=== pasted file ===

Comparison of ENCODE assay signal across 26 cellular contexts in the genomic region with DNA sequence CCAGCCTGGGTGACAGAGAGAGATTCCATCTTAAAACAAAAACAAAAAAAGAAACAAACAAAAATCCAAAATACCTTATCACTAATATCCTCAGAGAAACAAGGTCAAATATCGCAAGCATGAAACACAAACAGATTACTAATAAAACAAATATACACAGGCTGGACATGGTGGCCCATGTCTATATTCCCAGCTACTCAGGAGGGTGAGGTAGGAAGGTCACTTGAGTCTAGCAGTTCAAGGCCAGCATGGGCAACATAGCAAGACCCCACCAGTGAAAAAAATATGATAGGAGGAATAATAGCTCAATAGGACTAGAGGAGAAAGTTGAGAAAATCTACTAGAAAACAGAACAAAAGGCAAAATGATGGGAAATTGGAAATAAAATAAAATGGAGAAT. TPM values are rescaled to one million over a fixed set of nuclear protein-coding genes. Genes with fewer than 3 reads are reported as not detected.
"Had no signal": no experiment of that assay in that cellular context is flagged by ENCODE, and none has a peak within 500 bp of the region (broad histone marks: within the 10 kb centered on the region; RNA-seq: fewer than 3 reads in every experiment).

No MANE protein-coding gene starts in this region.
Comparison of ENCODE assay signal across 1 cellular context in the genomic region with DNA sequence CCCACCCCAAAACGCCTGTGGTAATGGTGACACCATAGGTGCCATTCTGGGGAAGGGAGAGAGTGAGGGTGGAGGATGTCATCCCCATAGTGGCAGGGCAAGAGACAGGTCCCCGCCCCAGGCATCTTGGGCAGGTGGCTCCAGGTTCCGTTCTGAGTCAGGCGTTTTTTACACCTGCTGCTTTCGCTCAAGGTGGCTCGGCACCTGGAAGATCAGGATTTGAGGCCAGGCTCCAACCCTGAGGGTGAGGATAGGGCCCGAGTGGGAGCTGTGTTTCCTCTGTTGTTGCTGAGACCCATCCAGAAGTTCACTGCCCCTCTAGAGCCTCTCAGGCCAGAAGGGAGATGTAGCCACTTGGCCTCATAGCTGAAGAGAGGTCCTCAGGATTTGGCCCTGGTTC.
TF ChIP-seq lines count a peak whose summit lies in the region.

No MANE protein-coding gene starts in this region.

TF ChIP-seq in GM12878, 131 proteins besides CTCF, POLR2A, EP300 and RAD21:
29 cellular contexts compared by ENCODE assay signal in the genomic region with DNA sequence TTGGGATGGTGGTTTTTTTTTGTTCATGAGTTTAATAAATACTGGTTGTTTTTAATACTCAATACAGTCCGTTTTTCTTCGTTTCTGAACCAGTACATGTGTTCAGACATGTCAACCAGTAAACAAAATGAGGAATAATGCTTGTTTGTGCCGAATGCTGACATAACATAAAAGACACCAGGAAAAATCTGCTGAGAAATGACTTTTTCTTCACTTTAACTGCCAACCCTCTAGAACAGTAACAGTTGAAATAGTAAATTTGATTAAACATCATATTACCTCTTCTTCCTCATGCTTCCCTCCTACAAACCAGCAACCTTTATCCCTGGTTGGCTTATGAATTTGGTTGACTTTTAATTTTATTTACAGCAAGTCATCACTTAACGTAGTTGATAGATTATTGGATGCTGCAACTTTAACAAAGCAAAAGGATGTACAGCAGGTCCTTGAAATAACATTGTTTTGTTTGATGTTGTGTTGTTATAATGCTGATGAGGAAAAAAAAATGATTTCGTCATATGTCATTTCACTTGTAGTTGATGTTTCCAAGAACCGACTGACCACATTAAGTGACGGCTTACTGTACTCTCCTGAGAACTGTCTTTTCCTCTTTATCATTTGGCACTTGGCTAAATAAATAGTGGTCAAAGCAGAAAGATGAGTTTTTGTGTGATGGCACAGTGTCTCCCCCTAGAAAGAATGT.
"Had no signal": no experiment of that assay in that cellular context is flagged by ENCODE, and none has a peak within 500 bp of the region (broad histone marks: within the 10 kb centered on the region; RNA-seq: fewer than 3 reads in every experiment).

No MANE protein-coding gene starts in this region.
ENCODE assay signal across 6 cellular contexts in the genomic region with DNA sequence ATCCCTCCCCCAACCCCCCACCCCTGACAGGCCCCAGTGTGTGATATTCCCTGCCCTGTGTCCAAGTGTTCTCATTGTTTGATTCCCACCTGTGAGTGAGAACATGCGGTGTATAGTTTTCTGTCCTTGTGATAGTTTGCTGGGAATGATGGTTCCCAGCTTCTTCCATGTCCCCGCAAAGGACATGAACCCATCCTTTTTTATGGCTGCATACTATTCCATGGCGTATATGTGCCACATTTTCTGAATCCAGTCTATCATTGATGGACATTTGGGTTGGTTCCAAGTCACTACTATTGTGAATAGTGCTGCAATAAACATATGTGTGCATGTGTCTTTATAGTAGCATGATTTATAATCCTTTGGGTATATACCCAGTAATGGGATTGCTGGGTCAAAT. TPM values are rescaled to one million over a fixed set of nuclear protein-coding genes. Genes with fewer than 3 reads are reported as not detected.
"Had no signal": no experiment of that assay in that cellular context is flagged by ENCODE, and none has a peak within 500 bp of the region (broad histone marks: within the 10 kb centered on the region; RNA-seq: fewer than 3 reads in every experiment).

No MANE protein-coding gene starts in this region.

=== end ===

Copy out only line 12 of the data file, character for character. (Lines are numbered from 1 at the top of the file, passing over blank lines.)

"Had no signal": no experiment of that assay in that cellular context is flagged by ENCODE, and none has a peak within 500 bp of the region (broad histone marks: within the 10 kb centered on the region; RNA-seq: fewer than 3 reads in every experiment).